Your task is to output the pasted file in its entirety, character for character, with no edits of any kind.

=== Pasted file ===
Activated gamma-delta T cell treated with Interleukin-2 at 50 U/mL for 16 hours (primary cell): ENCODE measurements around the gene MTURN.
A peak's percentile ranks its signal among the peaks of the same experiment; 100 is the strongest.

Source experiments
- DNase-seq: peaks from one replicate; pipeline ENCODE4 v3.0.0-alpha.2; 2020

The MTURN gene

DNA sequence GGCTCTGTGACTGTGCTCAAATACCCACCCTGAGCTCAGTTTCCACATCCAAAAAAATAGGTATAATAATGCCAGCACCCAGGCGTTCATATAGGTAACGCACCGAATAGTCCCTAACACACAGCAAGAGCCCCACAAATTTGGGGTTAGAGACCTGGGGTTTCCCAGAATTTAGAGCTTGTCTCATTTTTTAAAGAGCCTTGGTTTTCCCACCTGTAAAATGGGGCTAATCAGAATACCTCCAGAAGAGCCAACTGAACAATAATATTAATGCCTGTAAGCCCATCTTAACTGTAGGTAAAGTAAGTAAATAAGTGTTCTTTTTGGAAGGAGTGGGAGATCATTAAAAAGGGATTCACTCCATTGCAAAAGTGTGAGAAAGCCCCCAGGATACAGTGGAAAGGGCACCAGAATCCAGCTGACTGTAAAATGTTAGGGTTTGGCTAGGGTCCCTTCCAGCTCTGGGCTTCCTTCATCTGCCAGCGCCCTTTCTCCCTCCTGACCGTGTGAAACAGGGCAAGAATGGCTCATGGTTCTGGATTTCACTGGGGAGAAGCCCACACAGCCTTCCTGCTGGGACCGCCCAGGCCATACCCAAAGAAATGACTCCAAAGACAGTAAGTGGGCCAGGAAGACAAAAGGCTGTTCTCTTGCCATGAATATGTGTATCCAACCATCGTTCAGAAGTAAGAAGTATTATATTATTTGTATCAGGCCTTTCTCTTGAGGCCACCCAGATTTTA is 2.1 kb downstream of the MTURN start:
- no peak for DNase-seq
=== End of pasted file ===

Activated gamma-delta T cell treated with Interleukin-2 at 50 U/mL for 16 hours (primary cell): ENCODE measurements around the gene MTURN.
A peak's percentile ranks its signal among the peaks of the same experiment; 100 is the strongest.

Source experiments
- DNase-seq: peaks from one replicate; pipeline ENCODE4 v3.0.0-alpha.2; 2020

The MTURN gene

DNA sequence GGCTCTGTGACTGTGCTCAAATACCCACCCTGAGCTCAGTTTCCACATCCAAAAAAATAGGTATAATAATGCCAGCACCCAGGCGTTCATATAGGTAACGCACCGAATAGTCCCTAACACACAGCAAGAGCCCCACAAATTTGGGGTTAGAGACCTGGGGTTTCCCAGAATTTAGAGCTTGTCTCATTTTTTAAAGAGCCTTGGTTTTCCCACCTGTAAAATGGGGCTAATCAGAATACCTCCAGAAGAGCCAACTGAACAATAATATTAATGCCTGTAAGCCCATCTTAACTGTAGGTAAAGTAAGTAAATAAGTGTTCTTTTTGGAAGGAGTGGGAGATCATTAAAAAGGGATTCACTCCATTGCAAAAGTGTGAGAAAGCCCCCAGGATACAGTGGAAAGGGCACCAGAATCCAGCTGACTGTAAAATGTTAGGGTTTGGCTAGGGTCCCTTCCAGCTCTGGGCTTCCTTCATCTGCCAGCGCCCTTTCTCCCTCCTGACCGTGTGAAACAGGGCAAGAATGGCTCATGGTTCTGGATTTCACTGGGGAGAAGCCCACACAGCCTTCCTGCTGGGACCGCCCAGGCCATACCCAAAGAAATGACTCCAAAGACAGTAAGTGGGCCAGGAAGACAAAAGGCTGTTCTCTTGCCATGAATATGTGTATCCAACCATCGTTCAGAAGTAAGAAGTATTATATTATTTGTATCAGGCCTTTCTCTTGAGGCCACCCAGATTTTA is 2.1 kb downstream of the MTURN start:
- no peak for DNase-seq